In praise of Sky Pool
Social distancing means something different up here
“I swiped right when I saw he owned a Lamborgini”. The bronzed and impossibly sculpted Polish girl was explaining to a small gaggle of equally improbable friends about how she had met her boyfriend. She and her friends, lips just the safe side of turbot, are perched on sharply angular teak loungers at the poolside.
Twenty minutes earlier, as the clock struck 2, a semi-feral mob had descended upon those self-same loungers, sanatorium white — each carefully emblazoned with a discreet Embassy Gardens logo, you cannot bring your own to disrupt the corporate aesthetic — had been rolled out and prime positions had been captured. I was reminded of the old Carling Dambusters ad and mythical stories of stout German tourists on the Costa del Sol. Here though, the bodies are beautiful, and the pheromones are as strong as the factor 57.
I’m lucky enough to be at the infamous Sky pool, London’s newest exclusive attraction. I’m 115 ft in the air, overlooking the new American Embassy in Nine Elms, Vauxhall. It’s 2.30pm on a beautiful weekday and the place is packed. Below, London continues its fitful lockdown life. But here, existence feels vastly different. As far as I can tell it is normal — well normal for insta-influencer, Love Island normal.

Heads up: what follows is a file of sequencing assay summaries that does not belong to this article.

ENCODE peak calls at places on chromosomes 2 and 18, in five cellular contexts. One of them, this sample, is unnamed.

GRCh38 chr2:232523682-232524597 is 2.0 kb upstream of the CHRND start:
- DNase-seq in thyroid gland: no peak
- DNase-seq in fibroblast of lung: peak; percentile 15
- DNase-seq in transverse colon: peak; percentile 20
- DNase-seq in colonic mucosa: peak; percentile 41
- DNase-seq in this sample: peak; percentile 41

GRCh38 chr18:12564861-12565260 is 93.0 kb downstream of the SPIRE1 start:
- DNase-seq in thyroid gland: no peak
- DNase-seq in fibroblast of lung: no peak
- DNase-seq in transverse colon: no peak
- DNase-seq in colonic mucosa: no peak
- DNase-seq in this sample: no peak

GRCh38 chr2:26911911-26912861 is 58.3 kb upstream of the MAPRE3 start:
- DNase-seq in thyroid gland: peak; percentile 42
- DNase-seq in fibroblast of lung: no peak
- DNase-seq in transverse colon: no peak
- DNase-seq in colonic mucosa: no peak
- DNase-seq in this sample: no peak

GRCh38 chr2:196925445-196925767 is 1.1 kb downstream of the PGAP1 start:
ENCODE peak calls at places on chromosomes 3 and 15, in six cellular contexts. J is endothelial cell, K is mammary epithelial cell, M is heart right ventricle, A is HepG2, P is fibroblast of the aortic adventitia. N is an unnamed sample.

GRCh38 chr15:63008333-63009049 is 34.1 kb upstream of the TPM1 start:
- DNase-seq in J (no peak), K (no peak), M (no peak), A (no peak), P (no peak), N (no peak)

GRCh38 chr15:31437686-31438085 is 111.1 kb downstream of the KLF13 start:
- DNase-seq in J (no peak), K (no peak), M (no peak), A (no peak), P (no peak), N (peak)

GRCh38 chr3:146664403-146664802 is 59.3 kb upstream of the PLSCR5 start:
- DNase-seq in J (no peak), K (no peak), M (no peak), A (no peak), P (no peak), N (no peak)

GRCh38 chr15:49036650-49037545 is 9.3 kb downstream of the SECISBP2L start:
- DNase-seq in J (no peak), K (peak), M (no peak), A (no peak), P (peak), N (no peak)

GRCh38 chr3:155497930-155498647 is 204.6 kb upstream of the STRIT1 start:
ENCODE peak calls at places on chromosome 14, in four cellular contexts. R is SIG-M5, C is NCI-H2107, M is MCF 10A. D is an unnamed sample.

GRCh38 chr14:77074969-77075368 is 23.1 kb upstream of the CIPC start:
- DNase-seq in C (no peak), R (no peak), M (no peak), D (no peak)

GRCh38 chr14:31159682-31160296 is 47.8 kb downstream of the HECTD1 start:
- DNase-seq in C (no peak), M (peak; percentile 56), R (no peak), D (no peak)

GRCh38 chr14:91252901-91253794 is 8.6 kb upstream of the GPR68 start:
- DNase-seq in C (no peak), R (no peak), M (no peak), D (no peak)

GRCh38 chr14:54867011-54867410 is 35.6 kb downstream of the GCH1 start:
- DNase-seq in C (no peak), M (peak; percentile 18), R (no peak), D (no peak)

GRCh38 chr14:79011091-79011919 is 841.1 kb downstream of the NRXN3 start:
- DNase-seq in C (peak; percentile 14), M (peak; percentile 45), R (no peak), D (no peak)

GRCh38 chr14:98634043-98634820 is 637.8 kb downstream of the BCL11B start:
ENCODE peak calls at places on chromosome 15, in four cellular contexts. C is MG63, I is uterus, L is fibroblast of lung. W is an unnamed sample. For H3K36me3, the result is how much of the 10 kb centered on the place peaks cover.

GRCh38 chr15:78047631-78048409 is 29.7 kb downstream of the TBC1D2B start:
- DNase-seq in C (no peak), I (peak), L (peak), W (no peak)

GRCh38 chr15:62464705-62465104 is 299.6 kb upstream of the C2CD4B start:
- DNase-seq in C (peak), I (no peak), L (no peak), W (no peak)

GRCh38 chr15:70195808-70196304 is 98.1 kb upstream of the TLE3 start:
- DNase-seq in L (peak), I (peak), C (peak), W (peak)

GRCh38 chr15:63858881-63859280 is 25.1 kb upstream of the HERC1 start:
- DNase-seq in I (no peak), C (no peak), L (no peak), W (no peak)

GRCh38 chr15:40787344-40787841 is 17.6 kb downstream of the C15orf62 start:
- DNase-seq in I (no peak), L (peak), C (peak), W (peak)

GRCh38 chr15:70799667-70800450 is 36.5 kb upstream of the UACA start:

Hundreds of social justice warriors upon social media have suggested that its very existence sets off their vertigo
According to management, the whole deck, as it is residents only and thus an extension of their homes, can be classified as a private balcony. Therefore, normal social distancing rules apply differently, compared to more terrestrial venues. That is not to say there are no rules. Put it this way, you must wear a shirt, not a mask, when you visit the bar. Covid worries have also meant that the management has ruled against showing Euro2020 games in the lounge area for fear of overcrowding, masks must be worn in the lifts, and the spa and sauna are still out of bounds. The staff themselves, remain strictly masked.
The controversy about the pool is not about the pool itself. Though many commentators and hundreds of social justice warriors upon social media have suggested that its very existence sets off their vertigo, I can confirm that once in the permanently 29c water one hardly notices what is below — physically, or socially. Yes, if you concentrate you can see people wandering about down there, their figures distorted by water and the vivid colouration of green and blue created by the tiling on the built canyon’s either side.